How New Ideas Can Happen in Insurance, Part I: Programs vs. Products

In the United States, life Insurance and annuities have historically, for the most part, been issued and distributed as product containers sold to consumers by insurance agents, and not usually as part of a holistic financial planning process. Because this is how insurance has historically been offered, protection decisions have historically been made separately from the consumer’s other financial decisions. Making risk protection decisions separate from broader wealth management decisions results in sub-optimal overall financial decision-making for many consumers.

Further, product selling does not mesh well with the fiduciary advice community, which comprises a growing proportion of the financial professional population. Risk management via insurance is just one of many functions that a financial adviser can connect a client to, whether or not the adviser themself is the placing insurance contract as its agent of record.

Fiduciary Insurance Services, LLC (FIS) believes that the historical lack of integration between the advisory and insurance communities has led to imperfect understanding of how risk protections add to broader consumer financial well-being, and that this lack of understanding has many consequences for consumers. One such consequence is the ever-shrinking proportion of Americans protected by life insurance. Another consequence of these misperceptions is that few new insurance ideas ever make it to market, because it is extremely expensive to launch and wholesale a new category of product.

What do we mean when we say “product”? 

FIS believes that, in US insurance and financial services, a product that reaches the hands of a consumer is a legal contract in which intellectual property is embedded. Products are distributed via wholesalers. Wholesalers are people whose job it is to educate financial professionals on the benefits of their employer’s products, in hopes that the financial professional is then convinced to introduce that product to their client.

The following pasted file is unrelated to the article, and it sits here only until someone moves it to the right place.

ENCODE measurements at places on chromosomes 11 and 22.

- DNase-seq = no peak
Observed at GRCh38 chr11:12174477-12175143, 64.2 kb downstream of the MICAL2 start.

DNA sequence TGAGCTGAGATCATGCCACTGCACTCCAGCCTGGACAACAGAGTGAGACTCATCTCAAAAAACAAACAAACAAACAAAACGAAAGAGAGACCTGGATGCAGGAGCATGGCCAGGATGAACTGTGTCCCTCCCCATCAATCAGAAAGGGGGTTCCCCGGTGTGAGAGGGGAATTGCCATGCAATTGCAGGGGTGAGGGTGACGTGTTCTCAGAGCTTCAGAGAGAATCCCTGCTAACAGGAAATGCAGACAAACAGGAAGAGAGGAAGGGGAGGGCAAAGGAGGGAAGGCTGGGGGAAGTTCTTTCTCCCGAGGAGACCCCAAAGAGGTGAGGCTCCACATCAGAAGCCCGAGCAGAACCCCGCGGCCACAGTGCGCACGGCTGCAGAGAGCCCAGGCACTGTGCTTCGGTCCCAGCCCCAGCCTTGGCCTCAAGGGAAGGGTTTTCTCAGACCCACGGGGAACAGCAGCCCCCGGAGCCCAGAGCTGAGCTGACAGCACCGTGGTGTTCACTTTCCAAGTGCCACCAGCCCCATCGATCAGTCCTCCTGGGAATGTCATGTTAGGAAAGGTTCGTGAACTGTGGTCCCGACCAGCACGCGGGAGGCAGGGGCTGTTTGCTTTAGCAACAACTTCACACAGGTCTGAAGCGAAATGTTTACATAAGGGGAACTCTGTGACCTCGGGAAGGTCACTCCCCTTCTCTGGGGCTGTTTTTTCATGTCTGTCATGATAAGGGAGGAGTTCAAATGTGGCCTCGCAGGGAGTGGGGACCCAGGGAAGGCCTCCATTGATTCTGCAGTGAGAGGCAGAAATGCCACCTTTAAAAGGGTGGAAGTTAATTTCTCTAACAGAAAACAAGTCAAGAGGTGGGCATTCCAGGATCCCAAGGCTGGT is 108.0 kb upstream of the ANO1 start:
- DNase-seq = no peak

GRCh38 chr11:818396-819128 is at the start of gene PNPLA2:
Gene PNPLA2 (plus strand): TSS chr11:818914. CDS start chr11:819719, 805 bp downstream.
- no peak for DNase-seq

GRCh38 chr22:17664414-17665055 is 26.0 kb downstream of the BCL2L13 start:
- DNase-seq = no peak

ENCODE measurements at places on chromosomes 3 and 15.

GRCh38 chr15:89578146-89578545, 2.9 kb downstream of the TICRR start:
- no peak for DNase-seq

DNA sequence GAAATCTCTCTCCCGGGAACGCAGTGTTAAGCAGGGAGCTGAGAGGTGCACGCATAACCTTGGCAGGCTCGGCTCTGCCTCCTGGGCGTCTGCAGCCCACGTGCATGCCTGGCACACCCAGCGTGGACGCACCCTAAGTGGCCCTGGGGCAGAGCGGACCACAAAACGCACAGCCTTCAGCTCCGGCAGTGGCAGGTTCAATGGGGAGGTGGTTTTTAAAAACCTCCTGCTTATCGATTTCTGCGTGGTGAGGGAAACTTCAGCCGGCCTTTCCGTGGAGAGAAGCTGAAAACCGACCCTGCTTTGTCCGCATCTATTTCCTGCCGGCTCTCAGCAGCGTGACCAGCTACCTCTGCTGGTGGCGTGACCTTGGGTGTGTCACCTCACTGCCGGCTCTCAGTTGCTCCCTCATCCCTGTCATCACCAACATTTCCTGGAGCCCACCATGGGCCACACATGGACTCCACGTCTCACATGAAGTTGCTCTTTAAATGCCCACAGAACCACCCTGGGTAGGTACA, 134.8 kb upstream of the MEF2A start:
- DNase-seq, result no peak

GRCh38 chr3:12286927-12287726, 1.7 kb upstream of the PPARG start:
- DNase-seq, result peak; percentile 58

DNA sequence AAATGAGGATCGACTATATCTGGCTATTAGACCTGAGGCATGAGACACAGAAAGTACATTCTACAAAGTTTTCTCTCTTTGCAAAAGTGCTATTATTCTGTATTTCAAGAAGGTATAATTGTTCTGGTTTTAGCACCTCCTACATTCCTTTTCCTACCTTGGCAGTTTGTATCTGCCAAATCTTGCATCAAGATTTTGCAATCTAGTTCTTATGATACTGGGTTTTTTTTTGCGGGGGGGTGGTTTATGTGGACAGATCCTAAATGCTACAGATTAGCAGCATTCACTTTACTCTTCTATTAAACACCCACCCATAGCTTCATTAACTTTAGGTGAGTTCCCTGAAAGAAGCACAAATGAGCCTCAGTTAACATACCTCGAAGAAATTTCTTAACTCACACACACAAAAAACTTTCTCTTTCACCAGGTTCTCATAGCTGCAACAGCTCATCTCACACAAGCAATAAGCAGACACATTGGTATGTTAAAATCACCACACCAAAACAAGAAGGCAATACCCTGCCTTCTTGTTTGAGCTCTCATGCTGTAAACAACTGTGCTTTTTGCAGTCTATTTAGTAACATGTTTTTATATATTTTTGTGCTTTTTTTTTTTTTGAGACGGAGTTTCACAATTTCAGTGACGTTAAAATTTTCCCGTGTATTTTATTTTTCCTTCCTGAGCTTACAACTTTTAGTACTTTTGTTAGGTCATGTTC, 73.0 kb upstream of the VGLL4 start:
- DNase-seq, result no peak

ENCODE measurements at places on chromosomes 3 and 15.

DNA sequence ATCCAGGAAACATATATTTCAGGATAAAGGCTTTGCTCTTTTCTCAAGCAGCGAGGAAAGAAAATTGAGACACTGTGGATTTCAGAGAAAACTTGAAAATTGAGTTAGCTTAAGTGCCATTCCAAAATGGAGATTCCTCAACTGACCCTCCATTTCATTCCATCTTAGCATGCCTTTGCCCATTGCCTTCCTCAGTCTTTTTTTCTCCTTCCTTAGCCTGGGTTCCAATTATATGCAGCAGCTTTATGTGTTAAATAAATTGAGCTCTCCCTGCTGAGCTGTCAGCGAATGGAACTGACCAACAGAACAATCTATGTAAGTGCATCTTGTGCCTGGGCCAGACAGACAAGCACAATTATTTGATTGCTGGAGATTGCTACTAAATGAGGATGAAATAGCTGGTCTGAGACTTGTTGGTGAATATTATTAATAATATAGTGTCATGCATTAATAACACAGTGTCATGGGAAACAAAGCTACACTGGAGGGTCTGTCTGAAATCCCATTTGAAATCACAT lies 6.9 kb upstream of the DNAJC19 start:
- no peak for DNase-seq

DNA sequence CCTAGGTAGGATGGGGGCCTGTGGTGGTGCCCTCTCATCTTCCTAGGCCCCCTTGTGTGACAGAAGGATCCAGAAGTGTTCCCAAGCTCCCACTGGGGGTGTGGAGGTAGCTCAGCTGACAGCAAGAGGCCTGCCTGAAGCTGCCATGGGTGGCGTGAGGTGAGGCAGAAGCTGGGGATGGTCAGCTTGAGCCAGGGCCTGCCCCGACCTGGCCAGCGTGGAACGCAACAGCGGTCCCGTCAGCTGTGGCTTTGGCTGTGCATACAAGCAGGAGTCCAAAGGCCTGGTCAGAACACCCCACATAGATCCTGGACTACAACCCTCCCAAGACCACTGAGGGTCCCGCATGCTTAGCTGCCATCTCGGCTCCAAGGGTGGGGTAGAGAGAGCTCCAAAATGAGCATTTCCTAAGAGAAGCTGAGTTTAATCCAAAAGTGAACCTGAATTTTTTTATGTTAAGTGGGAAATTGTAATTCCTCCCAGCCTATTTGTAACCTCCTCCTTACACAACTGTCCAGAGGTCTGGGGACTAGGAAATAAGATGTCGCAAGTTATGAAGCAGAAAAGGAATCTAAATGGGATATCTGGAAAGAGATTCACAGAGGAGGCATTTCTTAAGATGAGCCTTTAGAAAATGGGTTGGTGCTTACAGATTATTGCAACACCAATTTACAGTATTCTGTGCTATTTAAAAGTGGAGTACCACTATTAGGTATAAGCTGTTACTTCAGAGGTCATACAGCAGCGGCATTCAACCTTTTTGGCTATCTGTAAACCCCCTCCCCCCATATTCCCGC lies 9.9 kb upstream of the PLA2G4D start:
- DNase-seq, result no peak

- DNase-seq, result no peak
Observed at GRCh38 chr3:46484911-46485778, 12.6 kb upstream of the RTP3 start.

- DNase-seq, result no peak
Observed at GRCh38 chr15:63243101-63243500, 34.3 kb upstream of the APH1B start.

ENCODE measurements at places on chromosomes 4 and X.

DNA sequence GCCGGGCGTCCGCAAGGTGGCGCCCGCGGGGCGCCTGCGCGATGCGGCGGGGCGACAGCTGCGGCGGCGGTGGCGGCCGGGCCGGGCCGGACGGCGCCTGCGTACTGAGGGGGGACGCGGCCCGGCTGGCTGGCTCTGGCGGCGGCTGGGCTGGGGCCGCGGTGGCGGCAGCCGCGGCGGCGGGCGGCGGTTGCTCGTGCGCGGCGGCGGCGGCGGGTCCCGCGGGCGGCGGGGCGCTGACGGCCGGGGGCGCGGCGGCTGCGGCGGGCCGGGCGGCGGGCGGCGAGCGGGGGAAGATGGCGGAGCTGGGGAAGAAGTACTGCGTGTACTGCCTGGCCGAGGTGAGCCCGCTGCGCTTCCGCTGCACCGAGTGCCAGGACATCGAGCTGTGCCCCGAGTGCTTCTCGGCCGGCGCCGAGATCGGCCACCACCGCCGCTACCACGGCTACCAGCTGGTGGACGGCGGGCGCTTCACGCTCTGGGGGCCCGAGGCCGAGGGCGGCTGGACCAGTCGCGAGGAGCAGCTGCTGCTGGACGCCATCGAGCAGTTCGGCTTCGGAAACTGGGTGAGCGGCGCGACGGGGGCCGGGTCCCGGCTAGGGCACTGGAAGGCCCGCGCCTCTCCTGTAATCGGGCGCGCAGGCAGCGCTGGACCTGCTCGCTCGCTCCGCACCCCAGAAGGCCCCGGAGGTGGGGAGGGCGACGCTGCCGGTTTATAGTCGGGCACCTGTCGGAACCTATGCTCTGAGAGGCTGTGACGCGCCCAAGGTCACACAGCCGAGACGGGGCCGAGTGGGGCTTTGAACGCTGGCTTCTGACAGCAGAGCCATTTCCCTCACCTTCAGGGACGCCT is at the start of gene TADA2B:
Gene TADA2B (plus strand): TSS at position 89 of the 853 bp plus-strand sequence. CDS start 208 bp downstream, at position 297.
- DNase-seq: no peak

Figure 1: Anatomy of a Product in US Insurance and Financial Services

There have been few new ideas in insurance for years because insurance people understand the world through the lens of sold product, and issuers induce product sales for the reasons outlined above.  For an insurer to develop a groundbreaking new type of product, it would have to single-handedly lobby for tax treatment/issuing authority for its organization’s idea. This is often prohibitively expensive.

What do we mean when we say “program”? 

Programs, as distinct from products, can be deployed as service mark-able, tech-enabled frameworks that can systematically and responsibly weave together, or provide metrics that allow the adviser to combine, existing insurance and investment products in ways that improve on silo-ed product sale frameworks.

Service mark-able programs that provide systematic metrics enabling advisers to weave together products- for example, by providing income allocation and not just asset allocation metrics- could create an additional, and legitimate, service for which an issuer can charge for access. Doing so would create for insurance company issuers a supportable income stream that is not exclusively based on the sale of a product wrapper. This in turn would provide insurers with a sustainable business reason for moving to issuing fee-based insurance products in an environment that requires not only material risk-taking for an issuer of guarantees, but also heavy infrastructural investment.

FIS believes that for as long as we in the insurance industry understand the framework through which we operate through the lens of product selling, the distribution of which we can no longer control because of disuse of captive distribution, we will be vulnerable to death by commoditization/rate spike, and we will continue to fail to systematically integrate into the fee-based community. Product sales as the frame is inherently antithetical to how the fee-only community operates.

Because FIS believes that open and specific communication is critical to integrating the insurance and advice communities, FIS has included on its website its perspective on a glossary of terms relevant to this space.

There’s a mistaken notion out there that the sale of risk protections should be completed by insurance agents only, in isolation from broader planning and wealth management decisions. This perception is a material factor in why there have been few new ideas in insurance. Service markable programs that make it easy for adviser to implement a product suite are FIS’s idea #1 for how to change that perception.

Stay tuned for next topics in this series:

  1. How New Ideas Can Happen in Insurance, Part II: Defining the role of “Insurance Adviso(e)r”
  2. How New Ideas Can Happen in Insurance, Part III: Trademarking versus Service marking


FIS is currently exploring five (5) program constructs of its own spanning several arenas, as well as those initiated by clients:

  • Institutional annuity/managed accounts

  • Structured annuity/long term care combos

  • Retail life insurance in investment advice

  • Other institutional risk-pooling arenas

FIS seeks to provide advocacy, business plan creation, and program design services to insurers, recordkeepers, and other financial institutions, for use with their advisers and clients.


Contact FIS:

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